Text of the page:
Referring to FIG. 3. it can be seen that to manufacture the present invention sock 10, the inner sock layer 16 is first knitted starting at the top of the sock. The threads being used in the knitting include conventional threads 30 and fluoropolymer threads 32. The knitting pattern is arranged so that the fluoropolymer thread 32 is the predominant thread on the exterior surface of the sock. As the inner sock layer 16 is completed, the knitting machine 34 ends the knitting of the inner sock layer 16 at the toe seam and begins knitting the outer sock layer 20, beginning at that same toe seam.

As the outer sock layer 20 of the sock is knitted, the fluoropolymer thread is still predominant on the exterior knitted surface. After the outer sock layer 20 is knit, the sock is invaginated so that the outer sock layer 20 is folded over the inner sock layer 16 of the sock. This brings the low friction surface of the inner sock layer 16 in contact with the low friction surface of the outer sock layer 20. At this point, the free ends of the sock are joined and the sock 10 is complete.

It will be understood that the embodiments of the present invention described and illustrated herein are merely exemplary and a person skilled in the art can make many variations to the embodiment shown without departing from the scope of the present invention. For example, although a knit pattern was illustrated, the present invention can be practiced with woven patterns as well. All such variations, modifications and alternate embodiments are intended to be included within the scope of the present invention as defined by the appended claims.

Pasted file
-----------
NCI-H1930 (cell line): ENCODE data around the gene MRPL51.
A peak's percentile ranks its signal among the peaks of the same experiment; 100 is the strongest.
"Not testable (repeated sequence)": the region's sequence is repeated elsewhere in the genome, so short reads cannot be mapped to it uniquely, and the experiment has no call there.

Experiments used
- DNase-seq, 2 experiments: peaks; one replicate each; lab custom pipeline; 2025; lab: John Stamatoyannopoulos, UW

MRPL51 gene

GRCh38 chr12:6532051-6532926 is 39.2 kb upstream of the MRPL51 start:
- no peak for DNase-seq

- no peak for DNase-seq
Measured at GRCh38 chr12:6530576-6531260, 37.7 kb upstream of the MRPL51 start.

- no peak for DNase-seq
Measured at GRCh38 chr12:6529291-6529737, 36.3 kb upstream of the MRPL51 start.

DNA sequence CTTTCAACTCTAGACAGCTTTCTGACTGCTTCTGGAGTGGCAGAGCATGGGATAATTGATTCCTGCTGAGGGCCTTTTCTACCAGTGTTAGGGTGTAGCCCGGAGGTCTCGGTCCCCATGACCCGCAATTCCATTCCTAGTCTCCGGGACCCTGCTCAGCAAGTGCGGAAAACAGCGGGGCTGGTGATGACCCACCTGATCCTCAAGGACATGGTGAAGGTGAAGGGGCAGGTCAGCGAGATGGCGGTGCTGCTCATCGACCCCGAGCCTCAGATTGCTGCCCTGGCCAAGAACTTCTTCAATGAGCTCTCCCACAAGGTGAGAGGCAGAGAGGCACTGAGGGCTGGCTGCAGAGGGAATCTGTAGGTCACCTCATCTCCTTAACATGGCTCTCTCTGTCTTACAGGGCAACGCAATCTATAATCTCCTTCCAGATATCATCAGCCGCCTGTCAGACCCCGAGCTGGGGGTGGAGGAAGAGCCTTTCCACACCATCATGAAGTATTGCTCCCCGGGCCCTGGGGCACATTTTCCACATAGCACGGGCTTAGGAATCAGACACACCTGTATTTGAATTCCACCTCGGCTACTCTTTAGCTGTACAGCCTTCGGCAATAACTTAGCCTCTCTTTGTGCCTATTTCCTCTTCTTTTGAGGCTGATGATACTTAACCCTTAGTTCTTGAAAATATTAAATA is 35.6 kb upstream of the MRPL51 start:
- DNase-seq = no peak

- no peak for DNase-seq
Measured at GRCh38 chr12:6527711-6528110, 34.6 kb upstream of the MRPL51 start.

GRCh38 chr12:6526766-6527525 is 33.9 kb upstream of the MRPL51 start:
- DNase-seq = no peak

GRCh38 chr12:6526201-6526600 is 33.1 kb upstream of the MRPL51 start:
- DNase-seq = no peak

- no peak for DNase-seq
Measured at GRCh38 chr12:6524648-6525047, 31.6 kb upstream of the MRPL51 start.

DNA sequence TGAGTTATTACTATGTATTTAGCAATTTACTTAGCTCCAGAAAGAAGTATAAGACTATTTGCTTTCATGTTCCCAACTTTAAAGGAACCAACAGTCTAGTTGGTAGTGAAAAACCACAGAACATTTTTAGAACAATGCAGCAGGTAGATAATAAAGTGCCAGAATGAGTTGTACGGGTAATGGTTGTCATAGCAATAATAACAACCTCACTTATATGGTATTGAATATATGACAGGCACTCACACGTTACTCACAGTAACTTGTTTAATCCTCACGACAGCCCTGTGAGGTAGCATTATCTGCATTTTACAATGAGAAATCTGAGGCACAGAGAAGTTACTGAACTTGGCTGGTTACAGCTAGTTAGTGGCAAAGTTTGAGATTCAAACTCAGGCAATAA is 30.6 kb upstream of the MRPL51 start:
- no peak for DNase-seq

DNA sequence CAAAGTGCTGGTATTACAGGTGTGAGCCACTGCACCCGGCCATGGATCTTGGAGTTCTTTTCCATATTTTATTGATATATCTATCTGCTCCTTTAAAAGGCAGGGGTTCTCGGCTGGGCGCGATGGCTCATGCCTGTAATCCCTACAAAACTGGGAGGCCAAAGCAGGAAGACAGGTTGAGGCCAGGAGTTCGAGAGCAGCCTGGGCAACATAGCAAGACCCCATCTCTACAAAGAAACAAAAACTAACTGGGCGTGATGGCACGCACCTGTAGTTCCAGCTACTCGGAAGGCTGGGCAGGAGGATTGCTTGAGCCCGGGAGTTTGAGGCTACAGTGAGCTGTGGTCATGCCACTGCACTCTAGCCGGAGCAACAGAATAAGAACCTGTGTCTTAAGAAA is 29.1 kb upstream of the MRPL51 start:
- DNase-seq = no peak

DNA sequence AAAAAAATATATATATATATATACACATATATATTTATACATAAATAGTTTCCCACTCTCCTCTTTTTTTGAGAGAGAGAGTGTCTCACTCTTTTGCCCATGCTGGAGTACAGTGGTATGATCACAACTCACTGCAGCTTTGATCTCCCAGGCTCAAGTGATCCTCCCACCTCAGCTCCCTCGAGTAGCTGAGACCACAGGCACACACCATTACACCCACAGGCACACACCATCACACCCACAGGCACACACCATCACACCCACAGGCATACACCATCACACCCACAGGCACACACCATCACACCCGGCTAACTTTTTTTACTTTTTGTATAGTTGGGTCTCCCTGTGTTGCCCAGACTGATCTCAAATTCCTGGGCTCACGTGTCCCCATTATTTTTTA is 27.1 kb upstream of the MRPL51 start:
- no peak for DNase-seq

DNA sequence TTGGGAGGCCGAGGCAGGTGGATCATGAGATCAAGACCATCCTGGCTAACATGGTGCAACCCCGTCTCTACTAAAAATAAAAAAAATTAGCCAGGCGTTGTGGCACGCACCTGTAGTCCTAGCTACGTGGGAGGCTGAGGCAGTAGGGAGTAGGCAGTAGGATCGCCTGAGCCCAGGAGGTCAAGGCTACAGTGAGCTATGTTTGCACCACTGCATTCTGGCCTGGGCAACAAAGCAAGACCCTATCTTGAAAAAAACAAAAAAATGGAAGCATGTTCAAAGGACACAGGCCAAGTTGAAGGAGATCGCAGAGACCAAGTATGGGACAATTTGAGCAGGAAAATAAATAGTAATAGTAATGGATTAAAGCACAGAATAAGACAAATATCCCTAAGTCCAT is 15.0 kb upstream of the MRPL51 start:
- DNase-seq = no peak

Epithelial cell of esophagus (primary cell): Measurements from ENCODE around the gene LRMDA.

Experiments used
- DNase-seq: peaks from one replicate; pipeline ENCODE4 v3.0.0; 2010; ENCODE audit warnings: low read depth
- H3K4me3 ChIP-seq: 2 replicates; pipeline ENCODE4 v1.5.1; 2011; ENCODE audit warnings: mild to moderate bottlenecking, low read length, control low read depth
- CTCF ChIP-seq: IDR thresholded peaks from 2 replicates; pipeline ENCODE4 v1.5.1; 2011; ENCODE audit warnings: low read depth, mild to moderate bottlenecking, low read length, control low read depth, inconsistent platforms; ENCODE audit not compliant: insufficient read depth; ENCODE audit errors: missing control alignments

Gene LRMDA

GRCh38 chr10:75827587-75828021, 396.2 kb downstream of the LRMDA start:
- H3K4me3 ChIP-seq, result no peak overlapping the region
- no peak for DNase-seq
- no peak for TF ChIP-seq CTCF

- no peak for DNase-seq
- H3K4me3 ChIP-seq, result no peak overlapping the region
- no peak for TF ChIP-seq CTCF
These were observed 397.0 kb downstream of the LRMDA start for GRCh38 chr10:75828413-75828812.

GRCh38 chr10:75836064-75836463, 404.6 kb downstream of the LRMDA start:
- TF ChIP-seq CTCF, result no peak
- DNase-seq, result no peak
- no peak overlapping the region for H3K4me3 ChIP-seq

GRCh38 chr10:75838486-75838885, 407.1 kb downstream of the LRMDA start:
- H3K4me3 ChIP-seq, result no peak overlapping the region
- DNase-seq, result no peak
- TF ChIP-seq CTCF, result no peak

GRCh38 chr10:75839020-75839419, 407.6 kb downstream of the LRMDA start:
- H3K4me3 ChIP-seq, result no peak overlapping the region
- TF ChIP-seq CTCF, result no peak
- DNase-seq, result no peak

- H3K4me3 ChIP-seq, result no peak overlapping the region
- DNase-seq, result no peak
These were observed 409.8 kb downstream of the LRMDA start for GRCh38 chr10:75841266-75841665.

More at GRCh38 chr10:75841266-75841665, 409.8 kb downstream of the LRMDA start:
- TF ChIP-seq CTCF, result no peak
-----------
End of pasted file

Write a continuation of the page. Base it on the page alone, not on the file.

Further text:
Claims (15)

What is claimed is:
1. A sock, comprising:
an inner sock layer having a first end, a second end, an interior surface and an exterior surface, said inner sock layer being fabricated from at least one first thread made from a conventional garment material and a second thread made from a fluoropolymer material, wherein said conventional garment material is predominant on said interior surface of said inner sock layer and said fluoropolymer material is predominant on said exterior surface of said inner sock layer;